Reduced Towing Costs Subject Of Study On Towing Surge Pendants

The following is a condensation of a technical study prepared by the engineering and research departments of Samson Ocean Systems, Inc., Shirley, Mass. The report analyzes and compares the performance characteristics of the traditional towing surge pendant utilizing heavy chain with those of a nylon rope pendant.

A surge pendant is an energy storage device typically located between the towing bridle and the towing hawser. They are used with wire towing hawsers where desirable to reduce the scope and catenary depth of the hawser without reducing the overall energy storage of the hawser system.

Traditionally, a surge chain has been used consisting of one or two shots of very heavy chain.

The chain catenary provides the necessary energy storage with the penalty of increased weight and towing resistance and greatly increased catenary depth at low speeds. It is desirable to replace the surge chain with a pendant of nylon rope. This offers the required energy storage because of n y l o n ' s e l a s t i c i t y without the weight of the chain.

The performance of a tow in a seaway requires the continuous transfer of energy between the vessels involved. Any difference in speed between the tug and tow (during start-up or under wave impact) means the tug must accelerate the tow or be slowed down by it. If the energy necessary to accomplish acceleration or deceleration must be transmitted instantaneously, as it would through a rigid link, it would result in enormous loads on the deck fittings. It is, therefore, essential for a towing hawser system to store energy f r om one vessel and transfer it gradually to the other without excessive loads.

Nylon rope offers this energy storage capacity with less length than wire or chain catenaries with the resulting advantages of improved control, reduced weight, little or no catenary, and reduced towing resistance. Improved control results f r o m the r e d u c ed length or scope of the hawser which provides a greater angle of the hawser at the tow, or turning moment, for the same sideways motion of the tug.

The energy storage characteristic is required primarily by deep ocean tows. Harbor tows usually call for precise control of the tow' and t h e r e f o r e less elongation.

Tows which have utilized surge pendants include U.S. Navy operations between San Diego, Long Reach and Hawaii, and the RAR- 347 tow. The RAR-347 is a 51,- 000-ton pipelay barge which was towed, on 21-inch 2-in-l nylon, f r om the Netherlands to the Gulf' of Mexico by Dr. Jack, a 7,500-hp oceangoing tug.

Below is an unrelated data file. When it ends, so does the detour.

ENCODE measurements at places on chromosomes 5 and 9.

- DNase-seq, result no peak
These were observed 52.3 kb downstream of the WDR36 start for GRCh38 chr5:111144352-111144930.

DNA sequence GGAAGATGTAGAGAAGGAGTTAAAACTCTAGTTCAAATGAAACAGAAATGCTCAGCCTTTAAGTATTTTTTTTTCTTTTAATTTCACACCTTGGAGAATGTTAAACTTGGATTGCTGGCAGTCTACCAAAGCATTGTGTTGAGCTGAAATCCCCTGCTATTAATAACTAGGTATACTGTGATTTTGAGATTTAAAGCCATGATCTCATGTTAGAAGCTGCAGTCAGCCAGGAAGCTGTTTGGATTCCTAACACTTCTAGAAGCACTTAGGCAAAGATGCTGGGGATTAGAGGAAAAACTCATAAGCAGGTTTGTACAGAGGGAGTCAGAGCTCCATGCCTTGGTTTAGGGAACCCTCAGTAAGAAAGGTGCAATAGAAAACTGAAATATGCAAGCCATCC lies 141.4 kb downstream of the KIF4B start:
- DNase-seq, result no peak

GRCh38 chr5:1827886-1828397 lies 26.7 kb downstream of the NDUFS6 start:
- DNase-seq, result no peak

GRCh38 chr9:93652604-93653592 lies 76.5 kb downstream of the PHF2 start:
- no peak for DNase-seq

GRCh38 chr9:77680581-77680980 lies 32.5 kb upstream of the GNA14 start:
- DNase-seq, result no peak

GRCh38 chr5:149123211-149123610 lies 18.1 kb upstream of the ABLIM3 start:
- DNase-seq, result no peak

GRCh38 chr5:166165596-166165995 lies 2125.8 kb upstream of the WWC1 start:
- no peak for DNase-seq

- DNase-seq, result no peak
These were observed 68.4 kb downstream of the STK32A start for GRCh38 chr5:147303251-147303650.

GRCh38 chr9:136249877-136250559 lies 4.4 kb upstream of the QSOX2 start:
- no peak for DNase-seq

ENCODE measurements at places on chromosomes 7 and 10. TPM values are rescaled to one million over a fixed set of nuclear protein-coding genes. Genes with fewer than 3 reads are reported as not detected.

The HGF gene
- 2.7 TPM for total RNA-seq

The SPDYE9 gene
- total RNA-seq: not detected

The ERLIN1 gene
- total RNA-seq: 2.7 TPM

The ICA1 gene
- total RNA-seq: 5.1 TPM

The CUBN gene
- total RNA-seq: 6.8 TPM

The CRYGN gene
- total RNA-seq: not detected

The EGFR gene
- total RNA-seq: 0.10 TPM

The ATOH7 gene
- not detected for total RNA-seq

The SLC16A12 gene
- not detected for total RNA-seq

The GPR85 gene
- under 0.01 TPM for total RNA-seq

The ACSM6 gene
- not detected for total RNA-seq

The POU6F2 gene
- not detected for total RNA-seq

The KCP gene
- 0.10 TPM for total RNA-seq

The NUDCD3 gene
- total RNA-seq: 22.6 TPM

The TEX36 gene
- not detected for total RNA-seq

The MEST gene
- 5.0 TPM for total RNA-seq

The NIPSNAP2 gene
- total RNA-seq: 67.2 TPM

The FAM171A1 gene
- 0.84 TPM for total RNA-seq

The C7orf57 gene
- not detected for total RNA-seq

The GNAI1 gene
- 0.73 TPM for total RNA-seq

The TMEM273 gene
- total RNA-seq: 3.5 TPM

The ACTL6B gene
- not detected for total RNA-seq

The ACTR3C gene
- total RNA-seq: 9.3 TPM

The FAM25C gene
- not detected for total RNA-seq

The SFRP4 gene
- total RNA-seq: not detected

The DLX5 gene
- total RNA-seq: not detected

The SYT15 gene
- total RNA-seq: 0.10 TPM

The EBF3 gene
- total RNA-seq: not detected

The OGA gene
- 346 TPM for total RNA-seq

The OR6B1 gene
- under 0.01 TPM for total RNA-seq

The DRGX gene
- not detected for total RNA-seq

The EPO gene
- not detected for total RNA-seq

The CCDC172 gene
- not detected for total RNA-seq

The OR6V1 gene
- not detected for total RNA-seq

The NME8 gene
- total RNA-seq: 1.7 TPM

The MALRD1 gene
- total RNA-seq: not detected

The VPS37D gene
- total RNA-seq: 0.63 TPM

The use of a surge pendant with a wire rope hawser offers the advantages of utilizing existing towing equipment and locating the synthetic rope outboard of both the tug and tow, thus minimizing abrasion. The basic procedure is to connect one end of the pendant to the bridle on the tow and the other end to the tow wire. When entering or leaving harbor, the tow wire is paid out just enough to clear the tug bulwark. This puts the tow on a short scope for better control.

Once at sea, the tow wire can be paid out until the tug and tow are in step (i.e., riding up and down the waves together). If the selection procedure o u t l i n e d in the complete Samson study has been used, there is no need to pay out wire for a catenary. The surge pendant has all the energy storage capacity required by the tow. This allows the tow hawser to be kept near or even above the water surface, and thus reduces the resistance of the tow. The reduced resistance can result in either higher speeds or reduced fuel consumption.

The study concludes the prin- cipal advantages of nylon surge pendants for existing tugs with wire towing winches are lower life cycle costs, simplicity, reduced scope, increased control, little or no catenary, and reduced resistance with resulting savings in speed and fuel.

Copies of the complete study are available at no cost from Samson, and contain full instructions and graphs describing the methods for determining the most cost-effective surge pendant systems for various types of tows.

For a free copy of the Samson study "Towing Surge Pendant," w r i t e to G.P. Foster, Samson Ocean Systems, Inc., 99 High Street, Boston, Mass. 02110.

Maritime Reporter Magazine, page 16,  Jan 15, 1980

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